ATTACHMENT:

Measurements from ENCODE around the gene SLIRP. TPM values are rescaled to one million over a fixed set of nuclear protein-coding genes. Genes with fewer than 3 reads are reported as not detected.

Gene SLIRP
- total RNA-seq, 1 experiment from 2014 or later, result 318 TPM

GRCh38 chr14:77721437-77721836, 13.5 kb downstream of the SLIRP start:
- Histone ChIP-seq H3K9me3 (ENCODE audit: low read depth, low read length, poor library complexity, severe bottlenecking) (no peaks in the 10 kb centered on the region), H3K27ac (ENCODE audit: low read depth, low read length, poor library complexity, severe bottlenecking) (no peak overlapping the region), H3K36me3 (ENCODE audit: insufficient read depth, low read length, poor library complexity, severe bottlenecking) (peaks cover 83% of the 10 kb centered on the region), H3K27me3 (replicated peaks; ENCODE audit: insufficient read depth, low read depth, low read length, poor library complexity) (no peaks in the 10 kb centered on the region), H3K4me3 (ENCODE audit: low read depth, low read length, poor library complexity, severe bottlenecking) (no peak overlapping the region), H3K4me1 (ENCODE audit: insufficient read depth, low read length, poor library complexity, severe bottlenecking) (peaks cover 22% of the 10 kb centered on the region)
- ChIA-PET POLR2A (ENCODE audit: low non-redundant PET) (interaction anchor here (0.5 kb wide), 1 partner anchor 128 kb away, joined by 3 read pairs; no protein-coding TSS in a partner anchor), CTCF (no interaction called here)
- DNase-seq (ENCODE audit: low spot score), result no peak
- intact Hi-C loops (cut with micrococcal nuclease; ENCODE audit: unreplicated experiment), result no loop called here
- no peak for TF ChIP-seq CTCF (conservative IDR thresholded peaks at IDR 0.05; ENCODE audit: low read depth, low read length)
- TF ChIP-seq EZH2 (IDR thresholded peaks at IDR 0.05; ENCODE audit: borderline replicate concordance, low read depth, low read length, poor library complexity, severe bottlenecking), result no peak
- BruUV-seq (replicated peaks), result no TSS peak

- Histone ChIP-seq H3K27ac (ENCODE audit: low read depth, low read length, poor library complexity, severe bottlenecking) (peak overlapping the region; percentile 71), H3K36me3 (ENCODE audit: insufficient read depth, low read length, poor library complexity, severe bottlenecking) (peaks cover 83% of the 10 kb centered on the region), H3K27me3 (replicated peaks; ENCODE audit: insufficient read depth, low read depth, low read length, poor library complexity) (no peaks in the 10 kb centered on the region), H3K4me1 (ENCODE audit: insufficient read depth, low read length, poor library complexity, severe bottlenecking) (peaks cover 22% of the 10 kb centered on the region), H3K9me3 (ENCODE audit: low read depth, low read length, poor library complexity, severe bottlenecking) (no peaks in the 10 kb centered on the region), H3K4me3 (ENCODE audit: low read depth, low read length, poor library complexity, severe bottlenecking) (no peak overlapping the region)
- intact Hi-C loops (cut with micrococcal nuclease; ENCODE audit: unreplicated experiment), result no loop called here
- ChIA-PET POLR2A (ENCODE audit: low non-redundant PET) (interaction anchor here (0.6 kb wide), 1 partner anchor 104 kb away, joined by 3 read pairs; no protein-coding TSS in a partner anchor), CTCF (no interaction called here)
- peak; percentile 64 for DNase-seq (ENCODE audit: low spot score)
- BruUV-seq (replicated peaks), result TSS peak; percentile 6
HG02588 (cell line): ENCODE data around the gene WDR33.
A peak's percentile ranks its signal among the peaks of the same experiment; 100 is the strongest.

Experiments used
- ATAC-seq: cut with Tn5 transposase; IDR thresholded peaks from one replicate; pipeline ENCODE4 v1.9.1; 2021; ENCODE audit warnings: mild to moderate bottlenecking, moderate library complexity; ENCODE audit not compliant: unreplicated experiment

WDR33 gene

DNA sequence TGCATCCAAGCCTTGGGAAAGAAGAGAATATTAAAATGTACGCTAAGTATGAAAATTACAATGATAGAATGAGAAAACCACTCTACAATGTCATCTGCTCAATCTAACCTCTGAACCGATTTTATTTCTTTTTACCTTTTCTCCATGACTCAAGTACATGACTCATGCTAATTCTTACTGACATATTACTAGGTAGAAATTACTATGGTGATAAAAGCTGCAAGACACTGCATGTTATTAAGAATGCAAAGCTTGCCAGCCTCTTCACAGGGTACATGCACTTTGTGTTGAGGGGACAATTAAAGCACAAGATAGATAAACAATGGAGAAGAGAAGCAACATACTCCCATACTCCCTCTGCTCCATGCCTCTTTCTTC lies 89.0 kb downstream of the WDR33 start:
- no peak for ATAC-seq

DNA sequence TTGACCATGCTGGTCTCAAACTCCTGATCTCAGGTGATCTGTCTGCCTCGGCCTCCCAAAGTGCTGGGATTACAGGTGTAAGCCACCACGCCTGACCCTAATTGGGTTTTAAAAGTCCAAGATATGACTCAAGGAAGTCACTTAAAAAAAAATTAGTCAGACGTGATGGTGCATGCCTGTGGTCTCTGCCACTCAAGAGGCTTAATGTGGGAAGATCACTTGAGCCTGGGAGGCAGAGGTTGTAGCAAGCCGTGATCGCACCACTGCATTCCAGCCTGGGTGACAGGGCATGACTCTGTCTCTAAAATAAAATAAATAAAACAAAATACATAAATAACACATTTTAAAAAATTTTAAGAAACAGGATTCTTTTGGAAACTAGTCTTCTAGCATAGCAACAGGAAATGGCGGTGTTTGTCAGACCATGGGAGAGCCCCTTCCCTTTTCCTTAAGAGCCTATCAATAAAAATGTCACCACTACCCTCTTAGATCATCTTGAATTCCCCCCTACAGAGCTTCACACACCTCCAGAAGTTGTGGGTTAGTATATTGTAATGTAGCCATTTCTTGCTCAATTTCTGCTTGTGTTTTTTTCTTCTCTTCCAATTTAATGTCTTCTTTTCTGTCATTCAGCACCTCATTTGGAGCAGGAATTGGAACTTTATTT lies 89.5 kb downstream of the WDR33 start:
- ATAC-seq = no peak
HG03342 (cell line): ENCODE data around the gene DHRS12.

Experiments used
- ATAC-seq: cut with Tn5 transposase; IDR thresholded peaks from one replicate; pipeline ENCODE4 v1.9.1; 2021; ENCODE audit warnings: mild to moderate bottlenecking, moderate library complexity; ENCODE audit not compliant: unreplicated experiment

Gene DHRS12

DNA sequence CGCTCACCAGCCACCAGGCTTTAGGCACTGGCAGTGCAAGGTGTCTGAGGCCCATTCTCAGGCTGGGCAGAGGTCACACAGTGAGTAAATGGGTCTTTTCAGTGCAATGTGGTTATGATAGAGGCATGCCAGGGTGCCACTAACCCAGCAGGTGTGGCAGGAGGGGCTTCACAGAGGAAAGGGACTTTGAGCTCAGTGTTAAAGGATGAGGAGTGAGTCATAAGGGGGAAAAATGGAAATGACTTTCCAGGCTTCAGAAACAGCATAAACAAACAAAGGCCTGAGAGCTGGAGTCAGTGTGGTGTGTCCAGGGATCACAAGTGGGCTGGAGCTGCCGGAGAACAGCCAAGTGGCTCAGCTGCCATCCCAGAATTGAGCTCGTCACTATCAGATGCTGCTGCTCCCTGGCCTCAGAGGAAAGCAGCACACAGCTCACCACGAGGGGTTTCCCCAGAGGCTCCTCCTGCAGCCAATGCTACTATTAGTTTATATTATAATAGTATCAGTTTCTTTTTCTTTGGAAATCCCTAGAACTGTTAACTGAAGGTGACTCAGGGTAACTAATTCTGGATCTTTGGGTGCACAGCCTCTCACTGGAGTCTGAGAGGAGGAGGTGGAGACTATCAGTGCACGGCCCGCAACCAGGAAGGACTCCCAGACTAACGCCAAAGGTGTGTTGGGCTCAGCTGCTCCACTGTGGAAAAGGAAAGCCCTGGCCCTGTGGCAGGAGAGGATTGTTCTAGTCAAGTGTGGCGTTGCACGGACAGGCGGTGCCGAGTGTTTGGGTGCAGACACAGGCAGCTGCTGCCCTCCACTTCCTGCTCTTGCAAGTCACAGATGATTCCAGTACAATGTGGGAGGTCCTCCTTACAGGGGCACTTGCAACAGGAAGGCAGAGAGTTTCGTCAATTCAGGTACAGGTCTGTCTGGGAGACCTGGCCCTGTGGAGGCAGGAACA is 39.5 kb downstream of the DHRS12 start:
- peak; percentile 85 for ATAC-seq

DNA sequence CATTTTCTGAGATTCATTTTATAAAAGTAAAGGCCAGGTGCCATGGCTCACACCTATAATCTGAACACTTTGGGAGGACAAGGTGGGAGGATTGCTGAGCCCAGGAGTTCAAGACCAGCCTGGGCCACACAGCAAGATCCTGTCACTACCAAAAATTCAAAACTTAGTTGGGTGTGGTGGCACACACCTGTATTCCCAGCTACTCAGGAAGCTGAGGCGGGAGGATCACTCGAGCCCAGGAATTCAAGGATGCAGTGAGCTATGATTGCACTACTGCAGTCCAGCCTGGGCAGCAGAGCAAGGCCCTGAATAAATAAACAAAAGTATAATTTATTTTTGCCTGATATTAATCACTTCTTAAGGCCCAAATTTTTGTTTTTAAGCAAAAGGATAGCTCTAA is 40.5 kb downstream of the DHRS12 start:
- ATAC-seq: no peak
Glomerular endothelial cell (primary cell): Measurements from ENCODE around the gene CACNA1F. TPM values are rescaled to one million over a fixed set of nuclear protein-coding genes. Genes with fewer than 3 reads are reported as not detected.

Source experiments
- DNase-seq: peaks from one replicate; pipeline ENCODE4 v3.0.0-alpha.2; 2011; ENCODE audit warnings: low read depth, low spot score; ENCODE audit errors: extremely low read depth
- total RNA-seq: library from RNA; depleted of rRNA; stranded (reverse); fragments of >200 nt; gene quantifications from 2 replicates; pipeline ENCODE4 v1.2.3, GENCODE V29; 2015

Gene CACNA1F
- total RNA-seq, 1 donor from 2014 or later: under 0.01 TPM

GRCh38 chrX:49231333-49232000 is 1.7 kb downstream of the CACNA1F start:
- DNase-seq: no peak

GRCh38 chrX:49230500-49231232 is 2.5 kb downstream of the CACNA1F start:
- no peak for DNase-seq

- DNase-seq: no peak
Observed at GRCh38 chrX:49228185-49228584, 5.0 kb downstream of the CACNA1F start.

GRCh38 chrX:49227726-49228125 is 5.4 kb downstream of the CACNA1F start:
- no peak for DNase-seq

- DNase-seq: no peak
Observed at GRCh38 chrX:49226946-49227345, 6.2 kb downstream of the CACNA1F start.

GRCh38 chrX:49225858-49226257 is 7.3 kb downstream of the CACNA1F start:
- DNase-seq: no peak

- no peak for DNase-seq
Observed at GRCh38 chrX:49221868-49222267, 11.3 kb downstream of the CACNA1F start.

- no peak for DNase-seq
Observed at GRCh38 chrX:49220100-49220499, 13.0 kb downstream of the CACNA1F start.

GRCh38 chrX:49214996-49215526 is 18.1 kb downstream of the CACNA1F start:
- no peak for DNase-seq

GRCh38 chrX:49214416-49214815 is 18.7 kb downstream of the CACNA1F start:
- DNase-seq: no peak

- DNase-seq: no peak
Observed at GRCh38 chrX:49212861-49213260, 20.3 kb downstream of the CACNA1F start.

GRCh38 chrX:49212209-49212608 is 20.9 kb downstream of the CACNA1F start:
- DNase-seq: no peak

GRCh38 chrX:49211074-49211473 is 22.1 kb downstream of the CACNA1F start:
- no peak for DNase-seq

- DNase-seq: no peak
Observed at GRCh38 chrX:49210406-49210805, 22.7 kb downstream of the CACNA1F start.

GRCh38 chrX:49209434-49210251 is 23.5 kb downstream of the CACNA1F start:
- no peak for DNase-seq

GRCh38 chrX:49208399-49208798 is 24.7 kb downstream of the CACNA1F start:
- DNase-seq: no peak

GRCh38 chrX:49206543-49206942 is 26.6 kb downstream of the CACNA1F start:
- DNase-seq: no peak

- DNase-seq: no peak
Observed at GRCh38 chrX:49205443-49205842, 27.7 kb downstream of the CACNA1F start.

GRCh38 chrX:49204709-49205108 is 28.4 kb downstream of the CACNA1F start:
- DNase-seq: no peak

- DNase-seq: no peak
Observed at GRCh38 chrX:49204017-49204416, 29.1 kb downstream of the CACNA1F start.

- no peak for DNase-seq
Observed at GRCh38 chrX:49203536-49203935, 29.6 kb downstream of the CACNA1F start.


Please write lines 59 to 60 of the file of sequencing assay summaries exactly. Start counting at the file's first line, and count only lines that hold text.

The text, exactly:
- DNase-seq: no peak

- DNase-seq: no peak